IMF chief urges countries with high dollar-denominated debt to ‘act now’
Debt-laden nations are urged to try to extend their maturities ahead of the turbulence that could come once the Fed starts to tighten monetary policy
International Monetary Fund MD Kristalina Georgieva urged nations with high levels of dollar-denominated debt to try to extend their maturities now to get in front of the turbulence that could come once the Federal Reserve begins to tighten monetary policy.
Georgieva said that her worry is highest for low-income countries because 60% are in debt distress or in danger of debt distress. She predicted a more difficult year ahead for policymakers based on the differences between countries and the nuance of the solutions required, and that 2022 will be like “navigating an obstacle course.”
“Our message to countries with high levels of dollar-denominated debt is ‘act now’,” Georgieva said on Friday during a virtual panel at the World Economic Forum, alongside European Central Bank president Christine Lagarde and Japan central bank governor Haruhiko Kuroda. “If you can extend maturities, please do it. If you have currency mismatches, now is the moment to address them.”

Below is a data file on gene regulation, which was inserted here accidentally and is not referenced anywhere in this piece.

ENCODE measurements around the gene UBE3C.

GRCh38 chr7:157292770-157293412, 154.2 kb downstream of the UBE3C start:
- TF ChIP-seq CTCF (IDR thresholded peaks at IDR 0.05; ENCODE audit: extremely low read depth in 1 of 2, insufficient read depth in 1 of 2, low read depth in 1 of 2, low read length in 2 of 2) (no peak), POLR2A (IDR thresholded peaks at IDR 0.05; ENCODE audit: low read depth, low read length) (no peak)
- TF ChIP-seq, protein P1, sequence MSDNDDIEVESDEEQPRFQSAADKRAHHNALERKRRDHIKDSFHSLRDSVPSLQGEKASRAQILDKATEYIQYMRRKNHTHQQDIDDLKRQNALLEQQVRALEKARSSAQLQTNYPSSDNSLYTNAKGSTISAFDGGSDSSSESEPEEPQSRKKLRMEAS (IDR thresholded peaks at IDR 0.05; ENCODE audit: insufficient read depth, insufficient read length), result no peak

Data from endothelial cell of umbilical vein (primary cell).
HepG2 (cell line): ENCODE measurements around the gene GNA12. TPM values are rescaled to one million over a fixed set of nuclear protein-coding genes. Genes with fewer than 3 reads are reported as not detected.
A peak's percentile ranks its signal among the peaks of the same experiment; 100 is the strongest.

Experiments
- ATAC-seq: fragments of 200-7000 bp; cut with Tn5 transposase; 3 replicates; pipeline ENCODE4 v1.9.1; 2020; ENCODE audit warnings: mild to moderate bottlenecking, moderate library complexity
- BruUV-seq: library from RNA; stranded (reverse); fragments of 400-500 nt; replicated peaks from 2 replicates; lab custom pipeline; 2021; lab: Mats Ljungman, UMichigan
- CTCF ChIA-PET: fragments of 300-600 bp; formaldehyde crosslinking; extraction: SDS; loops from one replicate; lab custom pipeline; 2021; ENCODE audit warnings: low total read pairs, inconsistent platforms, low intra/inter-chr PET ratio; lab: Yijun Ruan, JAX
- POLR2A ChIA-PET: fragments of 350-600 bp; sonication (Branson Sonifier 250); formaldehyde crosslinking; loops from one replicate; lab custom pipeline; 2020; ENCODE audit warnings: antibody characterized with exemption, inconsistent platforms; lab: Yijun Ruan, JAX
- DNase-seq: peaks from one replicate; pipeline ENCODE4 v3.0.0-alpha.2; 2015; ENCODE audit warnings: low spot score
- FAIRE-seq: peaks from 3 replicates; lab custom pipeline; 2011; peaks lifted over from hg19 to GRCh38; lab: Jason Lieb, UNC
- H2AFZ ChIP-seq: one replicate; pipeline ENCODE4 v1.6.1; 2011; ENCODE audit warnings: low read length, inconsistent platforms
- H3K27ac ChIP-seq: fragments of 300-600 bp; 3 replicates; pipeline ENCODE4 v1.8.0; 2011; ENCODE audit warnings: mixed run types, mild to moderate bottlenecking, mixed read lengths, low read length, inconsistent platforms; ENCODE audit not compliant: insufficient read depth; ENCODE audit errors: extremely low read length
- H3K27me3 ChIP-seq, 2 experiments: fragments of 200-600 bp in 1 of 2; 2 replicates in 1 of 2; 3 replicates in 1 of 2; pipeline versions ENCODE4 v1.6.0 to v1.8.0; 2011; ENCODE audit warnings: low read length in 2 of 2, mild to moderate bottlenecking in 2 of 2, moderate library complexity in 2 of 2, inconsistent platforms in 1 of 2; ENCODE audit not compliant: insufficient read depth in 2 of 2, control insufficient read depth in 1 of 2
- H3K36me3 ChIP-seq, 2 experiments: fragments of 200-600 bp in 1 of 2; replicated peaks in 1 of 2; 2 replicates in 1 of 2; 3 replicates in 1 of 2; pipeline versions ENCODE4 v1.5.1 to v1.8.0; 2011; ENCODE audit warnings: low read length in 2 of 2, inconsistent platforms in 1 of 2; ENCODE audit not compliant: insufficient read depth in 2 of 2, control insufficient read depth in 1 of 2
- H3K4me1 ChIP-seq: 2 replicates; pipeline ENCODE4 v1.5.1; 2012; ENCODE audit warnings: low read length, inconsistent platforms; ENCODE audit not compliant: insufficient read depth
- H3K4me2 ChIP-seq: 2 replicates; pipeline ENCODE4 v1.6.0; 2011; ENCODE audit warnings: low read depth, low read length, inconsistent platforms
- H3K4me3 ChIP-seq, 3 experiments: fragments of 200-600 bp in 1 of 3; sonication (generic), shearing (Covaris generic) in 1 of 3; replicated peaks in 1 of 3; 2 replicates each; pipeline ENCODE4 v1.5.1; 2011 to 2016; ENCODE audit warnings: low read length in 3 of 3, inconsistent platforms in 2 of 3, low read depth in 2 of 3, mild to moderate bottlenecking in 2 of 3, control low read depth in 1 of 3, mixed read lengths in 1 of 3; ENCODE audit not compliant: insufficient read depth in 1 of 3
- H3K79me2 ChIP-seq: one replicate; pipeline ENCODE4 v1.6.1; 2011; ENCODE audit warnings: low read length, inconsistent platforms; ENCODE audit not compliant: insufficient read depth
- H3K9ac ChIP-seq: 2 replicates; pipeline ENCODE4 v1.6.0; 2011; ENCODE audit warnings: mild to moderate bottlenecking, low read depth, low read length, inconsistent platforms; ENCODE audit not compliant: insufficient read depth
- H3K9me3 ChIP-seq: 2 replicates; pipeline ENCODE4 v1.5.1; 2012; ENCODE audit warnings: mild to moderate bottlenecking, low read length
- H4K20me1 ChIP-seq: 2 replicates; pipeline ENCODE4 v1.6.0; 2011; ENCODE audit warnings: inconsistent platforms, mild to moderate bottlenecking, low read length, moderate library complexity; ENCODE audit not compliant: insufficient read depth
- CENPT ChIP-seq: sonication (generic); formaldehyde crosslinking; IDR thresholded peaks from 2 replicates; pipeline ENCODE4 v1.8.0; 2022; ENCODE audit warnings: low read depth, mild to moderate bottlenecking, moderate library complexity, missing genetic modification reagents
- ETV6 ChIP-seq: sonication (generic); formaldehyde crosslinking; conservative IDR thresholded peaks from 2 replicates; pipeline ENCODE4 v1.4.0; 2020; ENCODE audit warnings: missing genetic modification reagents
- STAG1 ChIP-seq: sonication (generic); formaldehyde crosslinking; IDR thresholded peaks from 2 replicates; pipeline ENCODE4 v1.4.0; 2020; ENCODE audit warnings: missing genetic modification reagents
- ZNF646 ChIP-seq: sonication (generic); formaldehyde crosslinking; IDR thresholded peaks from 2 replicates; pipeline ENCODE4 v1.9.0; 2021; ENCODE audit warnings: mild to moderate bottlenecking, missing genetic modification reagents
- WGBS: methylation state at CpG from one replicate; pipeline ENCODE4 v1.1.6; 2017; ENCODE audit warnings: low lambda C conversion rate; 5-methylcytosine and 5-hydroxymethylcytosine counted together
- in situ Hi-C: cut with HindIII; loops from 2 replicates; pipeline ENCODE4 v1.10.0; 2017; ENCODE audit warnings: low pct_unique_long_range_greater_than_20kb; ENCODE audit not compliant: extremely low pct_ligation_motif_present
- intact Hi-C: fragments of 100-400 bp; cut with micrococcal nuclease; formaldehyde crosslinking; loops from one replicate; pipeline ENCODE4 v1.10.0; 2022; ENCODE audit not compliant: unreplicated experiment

“We have to be careful how we also support those that without international support are going to be in deep, deep trouble,” she added.
Covid-19 has dealt a major blow to world’s poorest countries, causing a recession that could push more than 100-million people into extreme poverty and resulted in record-high debt levels, according to the World Bank. The challenges are mounting with the Omicron variant, which is driving a new wave of infections.
Georgieva warned that the global economic recovery is losing momentum. The IMF is set to release an update of its World Economic Outlook on January 25.
Georgieva said last month that she expects the IMF to pare back its expectations for the global economic rebound after a surge in the number of Covid-19 cases due to the Omicron strain.
The Washington-based IMF in October predicted that the global economy would expand 4.9% this year. For 2021, it had trimmed its outlook to 5.9%.
Bloomberg. More stories like this are available on bloomberg.com
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